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Onderwerp: Links bepaald wat rechts is....en natuurlijk de hoogte van de straf.

  1. #1

    Standaard Links bepaald wat rechts is....en natuurlijk de hoogte van de straf.

    Amber Rudd: viewers of online terrorist material face 15 years in jail

    Tightening of law around viewing terrorist material is response to increasing frequency of UK attacks







    Amber Rudd on day one of the 2017 Conservative party conference. Photograph: James Gourley/Rex/Shutterstock









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    Alan Travis Home affairs editor
    Tuesday 3 October 2017 00.57 BST Last modified on Tuesday 3 October 2017 01.12 BST

    People who repeatedly view terrorist online could face up to 15 years behind bars in a move designed to tighten the laws tackling radicalisation the home secretary, Amber Rudd, is to announce on Tuesday.
    A new maximum penalty of 15 yearsĺ imprisonment will also apply to terrorists who publish information about members of the armed forces, police and intelligence services for the purposes of preparing acts of terrorism.

    The tightening of the law around viewing terrorist material is part of a review of the governmentĺs counter-terrorism strategy following the increasing frequency of terrorist attacks in Britain this year.

    Facebook strategist rejects PM's claim over extremist material


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    Amber Rudd: viewers of online terrorist material face 15 years in jail

    Tightening of law around viewing terrorist material is response to increasing frequency of UK attacks







    Amber Rudd on day one of the 2017 Conservative party conference. Photograph: James Gourley/Rex/Shutterstock









    Shares


    6,548




    Alan Travis Home affairs editor
    Tuesday 3 October 2017 00.57 BST Last modified on Tuesday 3 October 2017 01.12 BST

    People who repeatedly view terrorist online could face up to 15 years behind bars in a move designed to tighten the laws tackling radicalisation the home secretary, Amber Rudd, is to announce on Tuesday.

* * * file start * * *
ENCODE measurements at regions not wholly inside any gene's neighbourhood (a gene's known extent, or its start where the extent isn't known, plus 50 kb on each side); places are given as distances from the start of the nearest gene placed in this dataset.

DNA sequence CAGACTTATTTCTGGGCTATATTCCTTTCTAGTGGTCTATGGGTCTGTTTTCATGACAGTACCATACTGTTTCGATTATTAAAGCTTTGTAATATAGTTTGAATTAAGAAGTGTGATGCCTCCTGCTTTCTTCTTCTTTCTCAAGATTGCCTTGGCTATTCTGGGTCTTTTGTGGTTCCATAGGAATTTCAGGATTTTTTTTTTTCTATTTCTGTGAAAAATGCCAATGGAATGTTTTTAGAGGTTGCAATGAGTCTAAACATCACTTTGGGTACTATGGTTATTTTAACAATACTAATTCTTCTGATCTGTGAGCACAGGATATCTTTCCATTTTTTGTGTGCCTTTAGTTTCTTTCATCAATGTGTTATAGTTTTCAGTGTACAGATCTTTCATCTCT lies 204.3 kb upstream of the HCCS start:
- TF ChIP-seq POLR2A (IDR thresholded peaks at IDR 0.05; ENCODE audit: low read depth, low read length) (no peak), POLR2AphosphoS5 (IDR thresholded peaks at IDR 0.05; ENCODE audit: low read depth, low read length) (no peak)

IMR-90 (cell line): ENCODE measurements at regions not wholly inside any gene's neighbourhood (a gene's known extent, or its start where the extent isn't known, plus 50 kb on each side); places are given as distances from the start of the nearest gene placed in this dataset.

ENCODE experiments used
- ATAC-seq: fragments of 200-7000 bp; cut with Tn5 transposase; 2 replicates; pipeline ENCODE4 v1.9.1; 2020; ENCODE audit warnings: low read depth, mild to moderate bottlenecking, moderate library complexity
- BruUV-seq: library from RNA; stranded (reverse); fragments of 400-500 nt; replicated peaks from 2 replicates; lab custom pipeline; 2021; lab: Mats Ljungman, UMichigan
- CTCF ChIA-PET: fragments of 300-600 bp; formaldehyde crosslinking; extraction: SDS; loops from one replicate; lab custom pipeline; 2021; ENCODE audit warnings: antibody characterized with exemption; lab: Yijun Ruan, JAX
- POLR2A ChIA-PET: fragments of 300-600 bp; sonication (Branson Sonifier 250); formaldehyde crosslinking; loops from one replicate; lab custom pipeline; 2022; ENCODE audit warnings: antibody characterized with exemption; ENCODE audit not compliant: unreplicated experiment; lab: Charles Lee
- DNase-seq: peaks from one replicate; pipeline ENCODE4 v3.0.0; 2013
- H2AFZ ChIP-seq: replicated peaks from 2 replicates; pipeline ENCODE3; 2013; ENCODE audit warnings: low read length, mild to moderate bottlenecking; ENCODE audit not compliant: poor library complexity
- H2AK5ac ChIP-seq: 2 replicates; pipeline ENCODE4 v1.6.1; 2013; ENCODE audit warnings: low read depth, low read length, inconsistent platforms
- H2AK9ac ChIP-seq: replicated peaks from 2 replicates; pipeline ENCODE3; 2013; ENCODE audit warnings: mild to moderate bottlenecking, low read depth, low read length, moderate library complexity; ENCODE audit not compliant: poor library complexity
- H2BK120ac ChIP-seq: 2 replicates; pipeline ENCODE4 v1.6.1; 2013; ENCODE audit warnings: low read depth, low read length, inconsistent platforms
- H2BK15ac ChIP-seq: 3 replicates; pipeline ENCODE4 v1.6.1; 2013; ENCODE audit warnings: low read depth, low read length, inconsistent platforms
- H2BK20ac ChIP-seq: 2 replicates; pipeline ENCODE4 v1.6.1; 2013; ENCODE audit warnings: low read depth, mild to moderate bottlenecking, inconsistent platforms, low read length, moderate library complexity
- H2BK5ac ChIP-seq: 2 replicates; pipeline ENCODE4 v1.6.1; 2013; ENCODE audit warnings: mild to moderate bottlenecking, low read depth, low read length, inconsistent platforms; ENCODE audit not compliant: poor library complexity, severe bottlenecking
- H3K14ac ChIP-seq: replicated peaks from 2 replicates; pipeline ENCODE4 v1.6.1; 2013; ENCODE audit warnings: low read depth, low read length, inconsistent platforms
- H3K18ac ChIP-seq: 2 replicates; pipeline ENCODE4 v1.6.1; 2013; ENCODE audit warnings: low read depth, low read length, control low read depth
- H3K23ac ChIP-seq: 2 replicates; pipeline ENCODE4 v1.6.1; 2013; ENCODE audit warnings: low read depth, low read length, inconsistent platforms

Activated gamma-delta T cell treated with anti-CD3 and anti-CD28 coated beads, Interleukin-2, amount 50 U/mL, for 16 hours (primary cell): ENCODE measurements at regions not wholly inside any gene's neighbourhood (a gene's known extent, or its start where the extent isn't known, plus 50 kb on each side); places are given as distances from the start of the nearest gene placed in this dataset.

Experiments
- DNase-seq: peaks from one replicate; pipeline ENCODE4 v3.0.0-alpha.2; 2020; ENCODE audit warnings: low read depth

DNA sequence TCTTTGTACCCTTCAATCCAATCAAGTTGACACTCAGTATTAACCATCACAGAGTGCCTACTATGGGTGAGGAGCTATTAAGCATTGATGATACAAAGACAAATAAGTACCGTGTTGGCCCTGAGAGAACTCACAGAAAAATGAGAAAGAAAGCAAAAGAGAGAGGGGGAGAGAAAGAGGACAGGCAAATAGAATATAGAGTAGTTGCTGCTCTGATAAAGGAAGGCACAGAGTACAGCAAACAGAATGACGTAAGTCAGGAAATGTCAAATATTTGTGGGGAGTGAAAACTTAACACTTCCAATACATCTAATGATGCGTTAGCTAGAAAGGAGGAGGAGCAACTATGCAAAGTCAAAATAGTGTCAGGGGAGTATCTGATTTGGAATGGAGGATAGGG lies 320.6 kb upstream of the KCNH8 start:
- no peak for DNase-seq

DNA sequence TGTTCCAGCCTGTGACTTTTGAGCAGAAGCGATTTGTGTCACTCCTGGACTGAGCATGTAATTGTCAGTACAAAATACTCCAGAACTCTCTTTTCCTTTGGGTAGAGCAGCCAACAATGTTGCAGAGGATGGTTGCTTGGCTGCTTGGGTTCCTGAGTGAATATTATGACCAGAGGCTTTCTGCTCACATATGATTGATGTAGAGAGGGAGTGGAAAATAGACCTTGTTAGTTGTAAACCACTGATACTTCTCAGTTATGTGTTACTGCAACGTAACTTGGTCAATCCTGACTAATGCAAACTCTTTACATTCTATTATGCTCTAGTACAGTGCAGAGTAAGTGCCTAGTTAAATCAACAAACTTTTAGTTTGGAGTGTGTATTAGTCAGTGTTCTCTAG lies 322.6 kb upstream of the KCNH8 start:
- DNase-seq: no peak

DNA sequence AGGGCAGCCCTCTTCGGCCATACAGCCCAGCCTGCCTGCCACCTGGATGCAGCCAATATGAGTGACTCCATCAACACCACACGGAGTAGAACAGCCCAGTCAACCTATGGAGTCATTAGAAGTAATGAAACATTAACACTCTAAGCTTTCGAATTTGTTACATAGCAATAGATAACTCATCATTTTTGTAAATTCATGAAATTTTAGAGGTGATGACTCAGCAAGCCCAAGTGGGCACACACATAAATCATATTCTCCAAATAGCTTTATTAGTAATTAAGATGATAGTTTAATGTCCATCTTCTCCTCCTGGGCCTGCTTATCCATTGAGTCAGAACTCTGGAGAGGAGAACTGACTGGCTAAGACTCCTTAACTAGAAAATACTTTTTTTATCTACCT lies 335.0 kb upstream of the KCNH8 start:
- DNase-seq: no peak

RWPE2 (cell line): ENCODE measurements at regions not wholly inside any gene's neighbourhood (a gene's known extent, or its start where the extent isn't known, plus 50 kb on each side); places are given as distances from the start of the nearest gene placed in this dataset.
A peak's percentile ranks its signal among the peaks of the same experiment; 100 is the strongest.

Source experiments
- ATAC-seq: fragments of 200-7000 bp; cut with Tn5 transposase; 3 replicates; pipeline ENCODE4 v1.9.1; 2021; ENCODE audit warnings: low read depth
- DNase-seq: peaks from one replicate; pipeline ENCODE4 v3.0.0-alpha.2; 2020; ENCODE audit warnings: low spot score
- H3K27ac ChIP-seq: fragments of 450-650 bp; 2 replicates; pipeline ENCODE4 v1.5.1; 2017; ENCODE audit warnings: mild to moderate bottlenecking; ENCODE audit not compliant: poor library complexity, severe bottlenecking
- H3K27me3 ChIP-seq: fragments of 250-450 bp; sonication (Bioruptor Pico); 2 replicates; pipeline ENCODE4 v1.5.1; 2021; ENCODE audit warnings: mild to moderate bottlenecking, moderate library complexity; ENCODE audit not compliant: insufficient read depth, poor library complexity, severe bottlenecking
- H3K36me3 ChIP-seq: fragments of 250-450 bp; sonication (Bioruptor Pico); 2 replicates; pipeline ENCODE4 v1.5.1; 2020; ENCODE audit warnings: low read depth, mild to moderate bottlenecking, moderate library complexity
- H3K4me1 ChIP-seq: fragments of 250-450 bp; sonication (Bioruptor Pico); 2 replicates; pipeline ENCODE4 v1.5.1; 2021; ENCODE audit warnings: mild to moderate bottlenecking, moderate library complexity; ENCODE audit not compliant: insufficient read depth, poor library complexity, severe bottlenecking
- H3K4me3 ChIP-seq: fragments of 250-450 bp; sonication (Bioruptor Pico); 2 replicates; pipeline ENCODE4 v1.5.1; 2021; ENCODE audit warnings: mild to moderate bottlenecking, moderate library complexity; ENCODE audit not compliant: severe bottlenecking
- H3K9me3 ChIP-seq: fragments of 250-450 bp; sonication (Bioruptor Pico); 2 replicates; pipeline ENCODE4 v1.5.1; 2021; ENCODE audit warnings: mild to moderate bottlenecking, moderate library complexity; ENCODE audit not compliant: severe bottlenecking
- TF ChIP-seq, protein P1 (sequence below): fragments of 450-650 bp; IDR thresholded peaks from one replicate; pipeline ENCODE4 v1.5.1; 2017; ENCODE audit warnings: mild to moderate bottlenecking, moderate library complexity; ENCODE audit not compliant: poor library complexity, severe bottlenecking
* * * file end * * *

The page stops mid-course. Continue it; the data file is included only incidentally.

A new maximum penalty of 15 yearsĺ imprisonment will also apply to terrorists who publish information about members of the armed forces, police and intelligence services for the purposes of preparing acts of terrorism.

    The tightening of the law around viewing terrorist material is part of a review of the governmentĺs counter-terrorism strategy following the increasing frequency of terrorist attacks in Britain this year.

    Facebook strategist rejects PM's claim over extremist material


    Read more



    ôI want to make sure those who view despicable terrorist online, including jihadi websites, far-right propaganda and bomb-making instructions, face the full force of the law,ö said Rudd. ôThere is currently a gap in the law around material [that] is viewed or streamed from the internet without being permanently downloaded.

    ôThis is an increasingly common means by which material is accessed online for criminal purposes and is a particularly prevalent means of viewing extremist material such as videos and web pages,ö added the home secretary.
    A Home Office analysis shows that since 1 September 2016 Daesh or Isis supporters have published almost 67,000 tweets in English, promoting online links to their propaganda on a range of online platforms and making English-speakers the second most important audience for Daesh supporters after Arabic. Figures also show that in the first eight months of this year, more than 44,000 links to Isis propaganda were created and shared.
    The proposed changes will strengthen the existing offence of possessing information likely to be useful to a terrorist under section 58 of the Terrorism Act 2000 so that it applies to material that is viewed repeatedly or streamed online. Currently the power applies only to online material that has been downloaded and stored on the offenderĺs computer, is saved on a separate device or printed off as a hard copy.
    According to the Home Office the updated offence will ensure that only those found to repeatedly view online terrorist material will be guilty of the offence, to safeguard those who click on a link by mistake or who could argue that they did so out of curiosity rather than with criminal intent. A defence of ôreasonable excuseö would still be available to academics, journalists or others who may have a legitimate reason to view such material.
    At an earlier fringe meeting, Rudd said she would continue to press internet companies to do more to prevent terrorist material being made available on their platforms in the first place. A second meeting of a global internet forum she chaired in California in the summer is due to take place next January.

    Guardian Today: the headlines, the analysis, the debate - sent direct to you